More than 100,000 fashion manufacturers and 10,000 retailers have closed in protest of the increase in excise duty on branded apparel announced last week.
By on March 8, 2011
NEW DELHI — More than 10,000 retailers of branded apparel — including small shops in markets and in bigger malls — shut their doors throughout India Monday in an act of solidarity with fashion manufacturers.
Producers in India have been protesting since the government unveiled a 10 percent increase in excise duty on branded apparel last week. On Friday, more than 100,000 factories closed in a protest orchestrated by the Clothing Manufacturers Association of India.
“We have to encourage consumption and not discourage it,” said Kumar Rajagopalan, chief executive officer of the Retail Association of India. The strike is estimated to have caused the loss of about $38 million worth of business in a single day.
As the India Retailers Association takes up the issue, both big and small retailers are joining the protest. “We are approaching the ministry to reconsider the decision and hope to witness positive results out of it,” said Govind Shrikhande, managing director of Shoppers Stop. Other retailers including Pantaloons and Arvind Brands, which operates stores for brands such as Arrow, Izod and Polo, participated in the strike.
There is also anger that the budget did not address the issue of opening up the retail sector to foreign direct investment, which had been widely expected. Currently, overseas companies cannot own more than 51 percent of a monobrand retailer, while FDI is barred in retailers of multiple brands.
“It’s a negative step and we feel it should be held in abeyance,” said Premal Udani, chairman of the Apparel Export Promotion Council, speaking about the government decision on excise duty. “Also, the domestic industry is already reeling under price pressures, and garments are expensive because of the raw-material hike. This will add to clothing inflation.”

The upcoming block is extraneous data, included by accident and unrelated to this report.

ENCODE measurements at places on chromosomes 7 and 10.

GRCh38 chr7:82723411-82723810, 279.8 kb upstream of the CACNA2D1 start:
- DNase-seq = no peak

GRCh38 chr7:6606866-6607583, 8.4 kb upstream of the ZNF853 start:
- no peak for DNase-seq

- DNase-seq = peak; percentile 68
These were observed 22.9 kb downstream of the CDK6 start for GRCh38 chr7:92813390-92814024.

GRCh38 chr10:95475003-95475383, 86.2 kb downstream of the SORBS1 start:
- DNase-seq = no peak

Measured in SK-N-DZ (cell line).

Domestic apparel production in India is estimated to be worth about 1 trillion rupees, or $22.22 billion at current exchange, annually, and the textile industry is the second biggest sector in India after agriculture. The apparel industry employs about 600,000 people nationwide.
According to industry estimates, more than 75 percent of branded apparel sales come from smaller players who already deal with seasonal issues, the skyrocketing price of cotton and the capital intensive nature of the business. Industry executives contend the excise duty could cause these smaller companies to fail.
In the past three days there have been strikes and protests in different regions, with more than 10,000 people protesting in Kolkata and more than 20,000 in Mumbai, in addition to separate protests in cities such as Bangalore, Ludhiana and Indore.
“We will fight it till the end. If the government doesn’t respond positively to our demands, we might go for an indefinite strike,” said Sanjay Jain, vice president of the Federation of Hosiery Manufacturers Association of India.
The issue has unified the industry, with the Clothing Manufacturers’ Association of India lending it a larger voice. “The response from the industry for the strike was very encouraging. We are positive that the government will roll back the proposed excise duty after such a reaction,” said Rahul Mehta, the association’s president.
He said a delegation from CMAI would submit a memorandum of demands to the finance and textiles ministries this week.
“The excise duty has been made mandatory by the government, and this will harm customers, apparel makers and retailers. Keeping the stores closed even for a day means loss of revenues for firms. We will collectively talk to the government,” said Thomas Varghese, ceo of Aditya Birla Retail.
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